When the British colonise land, they bring their laws with them—they expect their laws to supplant indigenous laws. And so it was here. While international law, Māori laws and the treaties that they signed all agree that tangata whenua would retain their own legal systems, the colonisers quickly behaved as if British law was the only real law. British constricted their sexuality and gender, and so imposed this constriction onto Māori bodies. Māori gender and sexuality became regulated by the state, as much through forcing Māori children to learn British morality in schools as through other legal routes. At the same time, ‘modern sexualities’ emerged from the West. We are now in the perverse situation that the sexually repressed settlers look more liberated than tangata whenua. Māori are portrayed as ‘conservative’ and homophobic, having adopted Victorian ‘morality’. Pākehā liberals bemoan the conservatism of Māori. This ignores both the violence of colonisation outlawing Māori ways of being, and the obvious fact that, policed as Māori communities are, and non-conforming Māori communities in particular, Māori have still been the ones driving homosexual liberation and law reform in this country. Where would we be without people like Ngāhuia Te Awekotuku (Te Arawa, Tūhoe, Waikato), Carmen Rupe (Ngāti Maniapoto), Georgina Beyer (Te Āti Awa, Ngāti Mutunga, Ngāti Raukawa, Ngāti Porou), and Louisa Wall (Ngāti Tūwharetoa, Waikato)?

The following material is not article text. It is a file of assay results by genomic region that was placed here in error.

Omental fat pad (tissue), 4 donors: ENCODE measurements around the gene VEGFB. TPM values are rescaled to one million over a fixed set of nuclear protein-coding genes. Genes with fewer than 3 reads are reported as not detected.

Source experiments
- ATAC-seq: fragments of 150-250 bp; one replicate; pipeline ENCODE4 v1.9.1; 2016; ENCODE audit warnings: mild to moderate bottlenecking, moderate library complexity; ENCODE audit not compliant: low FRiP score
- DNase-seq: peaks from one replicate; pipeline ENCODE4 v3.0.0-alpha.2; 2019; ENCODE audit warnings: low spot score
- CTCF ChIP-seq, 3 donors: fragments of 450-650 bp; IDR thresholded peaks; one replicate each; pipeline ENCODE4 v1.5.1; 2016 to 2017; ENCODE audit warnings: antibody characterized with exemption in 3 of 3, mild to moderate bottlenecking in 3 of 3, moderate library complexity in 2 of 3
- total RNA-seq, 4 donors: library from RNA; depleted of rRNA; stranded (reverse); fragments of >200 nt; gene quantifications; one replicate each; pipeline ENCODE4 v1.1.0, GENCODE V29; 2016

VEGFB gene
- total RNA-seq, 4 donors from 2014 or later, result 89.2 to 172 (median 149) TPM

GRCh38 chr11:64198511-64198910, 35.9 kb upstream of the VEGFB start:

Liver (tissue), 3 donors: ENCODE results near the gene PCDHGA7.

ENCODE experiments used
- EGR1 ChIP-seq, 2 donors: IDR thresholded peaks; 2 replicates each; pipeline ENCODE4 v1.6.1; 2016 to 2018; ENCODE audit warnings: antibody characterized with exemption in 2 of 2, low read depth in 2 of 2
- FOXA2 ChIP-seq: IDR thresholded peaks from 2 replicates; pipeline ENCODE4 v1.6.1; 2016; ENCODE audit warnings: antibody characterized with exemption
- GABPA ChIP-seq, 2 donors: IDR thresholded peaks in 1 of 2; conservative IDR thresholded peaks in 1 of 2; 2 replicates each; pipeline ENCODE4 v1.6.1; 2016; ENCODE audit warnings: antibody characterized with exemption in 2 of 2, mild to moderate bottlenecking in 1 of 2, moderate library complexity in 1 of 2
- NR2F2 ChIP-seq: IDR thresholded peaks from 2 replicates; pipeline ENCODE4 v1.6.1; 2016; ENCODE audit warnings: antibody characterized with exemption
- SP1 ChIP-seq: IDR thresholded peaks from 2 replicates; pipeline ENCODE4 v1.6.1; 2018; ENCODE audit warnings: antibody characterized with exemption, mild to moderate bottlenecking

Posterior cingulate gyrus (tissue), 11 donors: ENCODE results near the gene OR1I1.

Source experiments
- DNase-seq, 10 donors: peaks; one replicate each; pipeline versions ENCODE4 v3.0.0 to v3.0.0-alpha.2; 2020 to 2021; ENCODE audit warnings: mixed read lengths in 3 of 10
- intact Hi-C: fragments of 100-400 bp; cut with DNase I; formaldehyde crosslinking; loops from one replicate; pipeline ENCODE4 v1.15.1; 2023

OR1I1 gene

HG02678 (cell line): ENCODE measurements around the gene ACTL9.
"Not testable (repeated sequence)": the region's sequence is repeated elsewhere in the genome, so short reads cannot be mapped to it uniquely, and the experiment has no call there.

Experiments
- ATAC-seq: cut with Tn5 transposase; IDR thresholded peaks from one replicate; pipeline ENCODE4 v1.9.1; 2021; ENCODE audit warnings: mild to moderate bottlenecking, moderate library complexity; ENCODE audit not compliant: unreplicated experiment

Ahunga Tikanga as decolonising methodology

Ahunga tikanga is a discipline taught at Te Wānanga o Raukawa. Like other indigenous theories, it is a reclamation and celebration of indigenous ways of being in and understanding the world. It uses critical thinking as a tool for whakatupu mātauranga—extending the mātauranga continuum. Ahunga Tikanga is centered on Māori academic traditions. While its primary focus is critically examining and extending our mātauranga, it is also a method for decolonisation—for examining and undoing the damage of colonisation on our mātauranga.

Six statements guide us:
  1. We have faith in our tūpuna. What they did, they did intentionally, and with integrity.
  2. We have faith in our mātauranga. Our tūpuna had generations in which to understand their rohe, to experiment and to learn the important skills and values in making and maintaining the relationships they need. They embedded that knowledge in the oral traditions that inform our mātauranga.
  3. Tikanga is the only legitimate law of Aotearoa. It is the first law, and it has never been ceded.